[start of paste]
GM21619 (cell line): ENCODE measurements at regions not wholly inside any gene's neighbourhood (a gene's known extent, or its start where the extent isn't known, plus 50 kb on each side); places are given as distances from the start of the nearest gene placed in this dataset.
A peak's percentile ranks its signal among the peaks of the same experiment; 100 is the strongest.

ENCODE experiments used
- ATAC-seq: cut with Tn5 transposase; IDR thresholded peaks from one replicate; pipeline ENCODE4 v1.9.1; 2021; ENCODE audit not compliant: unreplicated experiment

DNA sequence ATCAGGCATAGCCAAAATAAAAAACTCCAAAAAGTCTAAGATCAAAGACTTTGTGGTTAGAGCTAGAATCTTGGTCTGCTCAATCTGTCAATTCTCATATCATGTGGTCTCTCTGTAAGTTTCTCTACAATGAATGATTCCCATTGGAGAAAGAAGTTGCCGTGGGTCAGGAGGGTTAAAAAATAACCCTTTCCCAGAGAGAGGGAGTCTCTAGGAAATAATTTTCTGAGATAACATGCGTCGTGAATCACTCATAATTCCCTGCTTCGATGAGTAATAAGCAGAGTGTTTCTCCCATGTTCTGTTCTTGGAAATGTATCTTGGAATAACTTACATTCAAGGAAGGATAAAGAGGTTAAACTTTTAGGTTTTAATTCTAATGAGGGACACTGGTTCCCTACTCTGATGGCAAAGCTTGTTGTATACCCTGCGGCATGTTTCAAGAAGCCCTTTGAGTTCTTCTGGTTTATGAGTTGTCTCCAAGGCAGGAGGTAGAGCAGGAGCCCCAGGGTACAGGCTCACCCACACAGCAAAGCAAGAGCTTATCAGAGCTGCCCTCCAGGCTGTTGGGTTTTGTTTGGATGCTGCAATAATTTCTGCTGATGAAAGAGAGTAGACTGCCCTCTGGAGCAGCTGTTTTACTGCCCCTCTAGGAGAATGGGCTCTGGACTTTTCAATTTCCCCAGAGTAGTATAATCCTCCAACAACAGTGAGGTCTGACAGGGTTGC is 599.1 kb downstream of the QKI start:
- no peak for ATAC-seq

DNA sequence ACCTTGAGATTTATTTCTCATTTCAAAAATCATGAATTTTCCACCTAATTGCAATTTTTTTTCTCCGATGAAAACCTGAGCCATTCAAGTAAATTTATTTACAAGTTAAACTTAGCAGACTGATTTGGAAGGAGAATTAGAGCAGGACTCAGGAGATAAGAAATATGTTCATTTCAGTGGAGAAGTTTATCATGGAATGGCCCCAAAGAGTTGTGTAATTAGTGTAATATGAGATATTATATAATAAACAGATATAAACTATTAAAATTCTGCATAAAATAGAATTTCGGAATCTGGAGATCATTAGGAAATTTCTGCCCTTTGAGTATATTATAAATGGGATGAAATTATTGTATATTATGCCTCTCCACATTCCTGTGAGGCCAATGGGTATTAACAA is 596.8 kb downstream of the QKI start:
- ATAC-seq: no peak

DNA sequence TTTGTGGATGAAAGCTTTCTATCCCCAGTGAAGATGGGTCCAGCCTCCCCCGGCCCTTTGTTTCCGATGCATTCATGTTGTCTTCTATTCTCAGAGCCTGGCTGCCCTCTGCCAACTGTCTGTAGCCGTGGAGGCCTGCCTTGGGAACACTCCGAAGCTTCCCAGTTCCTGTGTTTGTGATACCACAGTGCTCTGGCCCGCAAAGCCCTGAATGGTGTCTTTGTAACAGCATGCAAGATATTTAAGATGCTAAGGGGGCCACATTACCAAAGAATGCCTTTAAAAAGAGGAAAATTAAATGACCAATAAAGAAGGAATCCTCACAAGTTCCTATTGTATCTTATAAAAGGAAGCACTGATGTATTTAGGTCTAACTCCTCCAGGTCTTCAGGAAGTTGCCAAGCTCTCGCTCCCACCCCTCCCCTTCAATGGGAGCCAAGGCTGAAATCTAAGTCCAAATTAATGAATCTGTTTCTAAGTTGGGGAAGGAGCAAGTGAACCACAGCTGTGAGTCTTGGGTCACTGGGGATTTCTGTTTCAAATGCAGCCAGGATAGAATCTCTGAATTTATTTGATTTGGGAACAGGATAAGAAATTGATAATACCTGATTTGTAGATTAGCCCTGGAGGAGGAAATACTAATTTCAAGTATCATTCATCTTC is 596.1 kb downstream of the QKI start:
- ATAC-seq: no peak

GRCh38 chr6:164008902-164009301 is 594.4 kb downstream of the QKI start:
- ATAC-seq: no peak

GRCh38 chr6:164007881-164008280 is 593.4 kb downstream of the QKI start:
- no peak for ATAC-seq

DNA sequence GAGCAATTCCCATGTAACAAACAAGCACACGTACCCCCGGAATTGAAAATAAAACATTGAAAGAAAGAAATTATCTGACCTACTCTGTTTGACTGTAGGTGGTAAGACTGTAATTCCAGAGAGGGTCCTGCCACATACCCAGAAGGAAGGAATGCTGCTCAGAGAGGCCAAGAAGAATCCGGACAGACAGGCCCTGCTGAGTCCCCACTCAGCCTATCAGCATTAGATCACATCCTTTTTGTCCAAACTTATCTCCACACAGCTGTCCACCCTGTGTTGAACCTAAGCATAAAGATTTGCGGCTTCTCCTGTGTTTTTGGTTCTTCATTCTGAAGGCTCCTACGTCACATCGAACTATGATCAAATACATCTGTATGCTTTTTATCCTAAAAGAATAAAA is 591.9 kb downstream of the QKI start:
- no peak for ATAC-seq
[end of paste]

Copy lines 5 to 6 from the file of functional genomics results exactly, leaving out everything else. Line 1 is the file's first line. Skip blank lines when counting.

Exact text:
DNA sequence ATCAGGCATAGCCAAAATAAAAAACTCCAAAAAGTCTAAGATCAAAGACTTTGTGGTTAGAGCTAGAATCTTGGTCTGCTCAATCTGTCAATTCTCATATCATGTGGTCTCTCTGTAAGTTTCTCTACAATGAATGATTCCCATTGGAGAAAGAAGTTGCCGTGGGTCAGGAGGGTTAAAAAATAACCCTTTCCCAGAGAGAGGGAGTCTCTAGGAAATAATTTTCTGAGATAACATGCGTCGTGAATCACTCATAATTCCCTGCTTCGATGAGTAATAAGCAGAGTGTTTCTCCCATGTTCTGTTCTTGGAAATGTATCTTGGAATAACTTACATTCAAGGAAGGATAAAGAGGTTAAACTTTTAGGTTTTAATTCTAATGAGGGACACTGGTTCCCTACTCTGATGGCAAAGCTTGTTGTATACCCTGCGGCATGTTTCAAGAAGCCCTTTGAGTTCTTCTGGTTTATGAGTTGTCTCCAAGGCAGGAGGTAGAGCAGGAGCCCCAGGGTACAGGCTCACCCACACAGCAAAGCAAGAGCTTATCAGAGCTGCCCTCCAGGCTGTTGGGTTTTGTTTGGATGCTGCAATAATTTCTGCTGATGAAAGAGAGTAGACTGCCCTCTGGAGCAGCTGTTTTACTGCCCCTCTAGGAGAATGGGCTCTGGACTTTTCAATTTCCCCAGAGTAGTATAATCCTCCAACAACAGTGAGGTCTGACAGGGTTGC is 599.1 kb downstream of the QKI start:
- no peak for ATAC-seq